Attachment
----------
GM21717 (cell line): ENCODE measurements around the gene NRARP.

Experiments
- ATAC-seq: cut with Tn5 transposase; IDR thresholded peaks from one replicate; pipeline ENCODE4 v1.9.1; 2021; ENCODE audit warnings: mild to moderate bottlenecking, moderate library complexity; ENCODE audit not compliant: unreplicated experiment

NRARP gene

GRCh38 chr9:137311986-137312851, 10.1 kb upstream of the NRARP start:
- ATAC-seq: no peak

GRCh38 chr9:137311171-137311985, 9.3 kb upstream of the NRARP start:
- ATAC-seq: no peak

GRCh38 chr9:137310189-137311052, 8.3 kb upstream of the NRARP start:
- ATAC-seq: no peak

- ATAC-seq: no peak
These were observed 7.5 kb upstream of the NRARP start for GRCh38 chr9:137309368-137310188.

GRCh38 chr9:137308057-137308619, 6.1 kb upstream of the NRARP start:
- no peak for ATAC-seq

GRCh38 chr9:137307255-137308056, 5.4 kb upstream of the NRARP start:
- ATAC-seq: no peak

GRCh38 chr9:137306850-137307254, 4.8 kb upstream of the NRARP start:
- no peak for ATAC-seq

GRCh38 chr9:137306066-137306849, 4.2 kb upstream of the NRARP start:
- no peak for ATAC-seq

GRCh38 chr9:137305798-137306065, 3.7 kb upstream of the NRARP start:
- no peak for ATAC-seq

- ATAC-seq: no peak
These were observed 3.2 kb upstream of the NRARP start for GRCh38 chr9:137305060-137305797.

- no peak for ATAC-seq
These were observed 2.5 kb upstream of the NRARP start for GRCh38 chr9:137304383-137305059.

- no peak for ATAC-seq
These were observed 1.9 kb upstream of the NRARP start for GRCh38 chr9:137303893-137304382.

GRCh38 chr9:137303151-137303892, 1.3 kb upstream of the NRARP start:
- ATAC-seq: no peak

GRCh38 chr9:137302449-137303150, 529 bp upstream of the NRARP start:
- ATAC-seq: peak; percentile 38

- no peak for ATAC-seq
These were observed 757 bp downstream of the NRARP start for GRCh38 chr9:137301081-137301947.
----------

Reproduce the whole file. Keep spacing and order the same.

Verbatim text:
GM21717 (cell line): ENCODE measurements around the gene NRARP.

Experiments
- ATAC-seq: cut with Tn5 transposase; IDR thresholded peaks from one replicate; pipeline ENCODE4 v1.9.1; 2021; ENCODE audit warnings: mild to moderate bottlenecking, moderate library complexity; ENCODE audit not compliant: unreplicated experiment

NRARP gene

GRCh38 chr9:137311986-137312851, 10.1 kb upstream of the NRARP start:
- ATAC-seq: no peak

GRCh38 chr9:137311171-137311985, 9.3 kb upstream of the NRARP start:
- ATAC-seq: no peak

GRCh38 chr9:137310189-137311052, 8.3 kb upstream of the NRARP start:
- ATAC-seq: no peak

- ATAC-seq: no peak
These were observed 7.5 kb upstream of the NRARP start for GRCh38 chr9:137309368-137310188.

GRCh38 chr9:137308057-137308619, 6.1 kb upstream of the NRARP start:
- no peak for ATAC-seq

GRCh38 chr9:137307255-137308056, 5.4 kb upstream of the NRARP start:
- ATAC-seq: no peak

GRCh38 chr9:137306850-137307254, 4.8 kb upstream of the NRARP start:
- no peak for ATAC-seq

GRCh38 chr9:137306066-137306849, 4.2 kb upstream of the NRARP start:
- no peak for ATAC-seq

GRCh38 chr9:137305798-137306065, 3.7 kb upstream of the NRARP start:
- no peak for ATAC-seq

- ATAC-seq: no peak
These were observed 3.2 kb upstream of the NRARP start for GRCh38 chr9:137305060-137305797.

- no peak for ATAC-seq
These were observed 2.5 kb upstream of the NRARP start for GRCh38 chr9:137304383-137305059.

- no peak for ATAC-seq
These were observed 1.9 kb upstream of the NRARP start for GRCh38 chr9:137303893-137304382.

GRCh38 chr9:137303151-137303892, 1.3 kb upstream of the NRARP start:
- ATAC-seq: no peak

GRCh38 chr9:137302449-137303150, 529 bp upstream of the NRARP start:
- ATAC-seq: peak; percentile 38

- no peak for ATAC-seq
These were observed 757 bp downstream of the NRARP start for GRCh38 chr9:137301081-137301947.